Why is there a need for an Animal Protection Law in Bolivia?

Some uninformed people may ask themselves “why is there a need for an Animal
Protection Law in Bolivia?”. So that such people may be better informed, following are
10 reasons why.

1. The “Ponchos Rojos” (Red Ponchos)
In a cruel act, in the best Middle East terrorist style, the “Ponchos Rojos” (Bolivian
native indian, once long-time oppositionists, now “in power”), beheaded two dogs in a
televised show of daring, the dogs bodies’ dangling by ropes, their heads on the ground.
As cruel and hair-raising was how this show of terrorism was qualified, presented at a
prime-time TV news cast, brought forth by the “Ponchos Rojos”, radical field workers,
supporters of President Evo Morales, all the while shouting “this is what we will do to
our political opponents”, as they severed off the dogs’ heads.

Ponchos Rojos behead two dogs before live TV cameras

2. Slaughterhouse Workers
From the trend set by the Ponchos Rojos (see above), political protest in Bolivia is taking
up the formula "Torture and Slaughter an Animal in Public" to get attention.
The Quillacollo slaughterhouse workers needed (and probably were right in demanding it),
a new and modern slaughterhouse, for the meat industry of the region, but the Alcalde (Mayor)
was taking his own sweet time. Solution found? Take a bull into the Plaza of the Consejo
Municipal, torture it and stab knives into it, untill death.
The ground in the Plaza was a pool o blood. Young children were watching. Young
men were laughing. It seems to be quite an entertainment for many, not for the bull, and not
for us.
Nothing will happen to the killers. Everyone is just relieved they won't carry out the threat of
killing one bull everyday, untill their demands are met - their demands have been met.
What took you so long, Mr. Mayor? Why did it take a needless public animal torture display,
to meet reasonable demands from unreasonable people?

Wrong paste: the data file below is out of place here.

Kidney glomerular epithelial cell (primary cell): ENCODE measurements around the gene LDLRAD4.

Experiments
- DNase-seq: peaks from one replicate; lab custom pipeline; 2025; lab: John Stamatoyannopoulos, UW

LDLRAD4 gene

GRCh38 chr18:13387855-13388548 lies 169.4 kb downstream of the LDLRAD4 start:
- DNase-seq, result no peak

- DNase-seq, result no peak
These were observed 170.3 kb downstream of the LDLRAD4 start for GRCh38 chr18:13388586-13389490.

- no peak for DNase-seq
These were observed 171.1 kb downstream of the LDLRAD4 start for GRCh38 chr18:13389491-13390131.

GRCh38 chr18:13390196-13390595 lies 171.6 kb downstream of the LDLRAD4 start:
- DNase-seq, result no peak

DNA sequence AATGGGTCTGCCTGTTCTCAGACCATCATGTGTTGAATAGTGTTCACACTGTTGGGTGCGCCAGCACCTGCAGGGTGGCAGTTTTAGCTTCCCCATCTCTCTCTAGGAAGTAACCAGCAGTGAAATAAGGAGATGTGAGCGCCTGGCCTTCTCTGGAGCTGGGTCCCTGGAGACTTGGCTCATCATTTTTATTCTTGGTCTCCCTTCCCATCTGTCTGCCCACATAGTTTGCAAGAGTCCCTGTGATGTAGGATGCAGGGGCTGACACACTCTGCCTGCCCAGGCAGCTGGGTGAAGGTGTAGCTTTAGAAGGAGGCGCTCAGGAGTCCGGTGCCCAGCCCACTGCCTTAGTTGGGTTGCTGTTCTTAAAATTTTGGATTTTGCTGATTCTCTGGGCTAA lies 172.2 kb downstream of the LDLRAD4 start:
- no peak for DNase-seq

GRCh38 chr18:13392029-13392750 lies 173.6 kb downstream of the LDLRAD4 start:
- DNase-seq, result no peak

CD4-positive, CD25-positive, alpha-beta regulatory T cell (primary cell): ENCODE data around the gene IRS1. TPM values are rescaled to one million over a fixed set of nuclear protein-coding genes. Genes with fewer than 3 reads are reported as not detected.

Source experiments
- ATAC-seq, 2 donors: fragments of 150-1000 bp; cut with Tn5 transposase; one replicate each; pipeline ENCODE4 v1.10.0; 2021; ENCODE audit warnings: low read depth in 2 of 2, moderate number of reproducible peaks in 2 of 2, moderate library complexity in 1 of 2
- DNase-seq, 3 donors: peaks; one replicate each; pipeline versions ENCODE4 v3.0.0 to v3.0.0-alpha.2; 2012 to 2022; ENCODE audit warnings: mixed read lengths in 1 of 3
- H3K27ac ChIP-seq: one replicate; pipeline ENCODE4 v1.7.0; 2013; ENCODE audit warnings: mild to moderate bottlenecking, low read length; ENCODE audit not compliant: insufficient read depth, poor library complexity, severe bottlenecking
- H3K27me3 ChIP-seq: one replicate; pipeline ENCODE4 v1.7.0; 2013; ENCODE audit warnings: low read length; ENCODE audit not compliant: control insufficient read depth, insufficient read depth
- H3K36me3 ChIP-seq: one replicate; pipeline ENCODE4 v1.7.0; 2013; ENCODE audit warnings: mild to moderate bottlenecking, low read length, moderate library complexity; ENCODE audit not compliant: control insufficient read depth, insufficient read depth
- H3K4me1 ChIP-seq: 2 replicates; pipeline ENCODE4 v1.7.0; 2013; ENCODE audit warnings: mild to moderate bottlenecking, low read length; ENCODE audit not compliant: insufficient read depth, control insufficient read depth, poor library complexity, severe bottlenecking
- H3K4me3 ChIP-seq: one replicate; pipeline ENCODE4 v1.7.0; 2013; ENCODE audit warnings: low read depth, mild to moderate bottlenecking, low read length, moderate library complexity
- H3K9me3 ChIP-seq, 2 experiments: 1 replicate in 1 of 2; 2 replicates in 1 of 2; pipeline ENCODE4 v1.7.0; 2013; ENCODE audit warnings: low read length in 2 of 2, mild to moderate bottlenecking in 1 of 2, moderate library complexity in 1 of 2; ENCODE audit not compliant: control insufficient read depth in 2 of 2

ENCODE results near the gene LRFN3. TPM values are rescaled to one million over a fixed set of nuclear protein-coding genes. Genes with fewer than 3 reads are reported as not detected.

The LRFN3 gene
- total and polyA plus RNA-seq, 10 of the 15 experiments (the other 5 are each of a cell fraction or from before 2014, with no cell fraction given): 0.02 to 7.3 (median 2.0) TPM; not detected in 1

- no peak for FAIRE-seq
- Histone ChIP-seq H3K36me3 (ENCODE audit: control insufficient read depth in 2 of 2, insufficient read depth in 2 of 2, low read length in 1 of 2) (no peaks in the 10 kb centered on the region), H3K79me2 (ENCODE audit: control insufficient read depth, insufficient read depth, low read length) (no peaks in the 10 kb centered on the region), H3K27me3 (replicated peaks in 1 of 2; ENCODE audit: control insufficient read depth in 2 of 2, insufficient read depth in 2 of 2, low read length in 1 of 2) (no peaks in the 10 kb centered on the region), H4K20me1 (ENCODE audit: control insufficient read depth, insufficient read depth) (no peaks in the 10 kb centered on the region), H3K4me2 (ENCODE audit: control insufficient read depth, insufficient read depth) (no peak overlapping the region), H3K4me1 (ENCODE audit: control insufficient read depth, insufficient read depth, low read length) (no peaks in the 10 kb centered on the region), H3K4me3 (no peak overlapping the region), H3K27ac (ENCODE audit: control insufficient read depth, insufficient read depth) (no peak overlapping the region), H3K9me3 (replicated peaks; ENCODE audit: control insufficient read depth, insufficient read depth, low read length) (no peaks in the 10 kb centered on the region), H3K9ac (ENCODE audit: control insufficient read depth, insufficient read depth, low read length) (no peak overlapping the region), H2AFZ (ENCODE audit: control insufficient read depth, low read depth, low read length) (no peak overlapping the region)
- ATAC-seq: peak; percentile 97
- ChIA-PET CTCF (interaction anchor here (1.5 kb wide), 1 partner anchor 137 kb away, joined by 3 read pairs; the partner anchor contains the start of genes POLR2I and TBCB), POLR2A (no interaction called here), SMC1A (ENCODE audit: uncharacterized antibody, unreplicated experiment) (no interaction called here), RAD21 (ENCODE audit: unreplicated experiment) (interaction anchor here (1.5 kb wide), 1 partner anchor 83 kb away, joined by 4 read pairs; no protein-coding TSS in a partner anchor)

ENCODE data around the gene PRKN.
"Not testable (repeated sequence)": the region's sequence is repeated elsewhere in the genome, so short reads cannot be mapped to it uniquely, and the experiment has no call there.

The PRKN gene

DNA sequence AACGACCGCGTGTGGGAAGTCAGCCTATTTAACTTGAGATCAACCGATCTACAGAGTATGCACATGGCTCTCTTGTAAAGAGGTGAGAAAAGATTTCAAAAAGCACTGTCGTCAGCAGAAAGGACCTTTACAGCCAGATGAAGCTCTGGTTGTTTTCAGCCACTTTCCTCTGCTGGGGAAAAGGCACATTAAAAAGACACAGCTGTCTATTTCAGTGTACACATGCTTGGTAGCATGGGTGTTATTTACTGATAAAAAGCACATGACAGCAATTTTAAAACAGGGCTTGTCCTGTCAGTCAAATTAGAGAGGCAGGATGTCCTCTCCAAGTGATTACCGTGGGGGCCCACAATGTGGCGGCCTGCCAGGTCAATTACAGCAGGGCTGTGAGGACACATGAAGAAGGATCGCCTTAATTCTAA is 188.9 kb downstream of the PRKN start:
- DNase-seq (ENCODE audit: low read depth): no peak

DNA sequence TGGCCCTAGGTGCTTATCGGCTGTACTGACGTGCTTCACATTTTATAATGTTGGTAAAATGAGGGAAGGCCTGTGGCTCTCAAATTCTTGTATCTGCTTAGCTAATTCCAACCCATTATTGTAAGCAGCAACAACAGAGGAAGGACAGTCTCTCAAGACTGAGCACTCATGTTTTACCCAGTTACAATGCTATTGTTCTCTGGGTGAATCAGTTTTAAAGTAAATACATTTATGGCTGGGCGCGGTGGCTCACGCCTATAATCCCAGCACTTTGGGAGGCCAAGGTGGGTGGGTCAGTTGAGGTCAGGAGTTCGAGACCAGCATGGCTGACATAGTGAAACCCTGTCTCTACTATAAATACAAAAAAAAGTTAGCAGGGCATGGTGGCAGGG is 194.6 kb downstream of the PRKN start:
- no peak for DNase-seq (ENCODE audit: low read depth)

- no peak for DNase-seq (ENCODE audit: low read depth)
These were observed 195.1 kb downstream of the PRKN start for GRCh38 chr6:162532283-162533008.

3. The military

It is current practice in the Bolivian army, military training with resort to live animals
disembowelling and brutal killing, with the purpose to “teach how to kill”.
On last April 1st, the Bolivian Government prohibited such acts of abuse and sacrificing
of animals in military training, in a Decree by the Defence Minister, according to the
local media. The Minister of Defence, Mr. Walker San Miguel, was quoted by the La
Prensa newspaper as saying this resolution “forbids any act of violence, exploitation and
abuse that lead to the death of animals” in military training. It is unknown whether these
acts continue in spite of the prohibition, and it is unclear if the inference from Mr.
Walker’s words can be made, that acts of violence, exploitation and abuse that DO
NOT lead to the death of animals, will still be permitted.
(YouTube has rejected these video clips, we wonder why...DO NOT WATCH if you are sensitive)

Sub-Lieutenant kills and disembowels dog:


Crocodile disembowelled and skinned alive:


Macabre ritual:


SAR-FAB Volunteers (Bolivian Air-Force)

4. ZOONOSIS – Township kennels
In the township kennel of Cochabamba, dogs are abandoned during week-ends and
holidays, without water or food, in damp and cold kennels; the ZOONOSIS
“veterinarians” kill the captured dogs, even when their owners did not abandon them.
One woman saw her daughter’s two pet dogs being captured, only one of them turned
up. ZOONOSIS Chief practiced “experiments” cutting off the tail and ears of the Guard
Dog (an adult “criollo” breed); this practice is strictly forbidden in many countries, in
Bolivia it is common practice on one month old breed pups, yet this “veterinarian” did it
to an adult dog, leaving him without food, water or medical care for a whole week-end.
When confronted with what he had done to the dog, he replied “It’s my dog, I can do
whatever I want with it!”
Mercy killing is not carried out, many dogs don’t even make it to the kennel, they die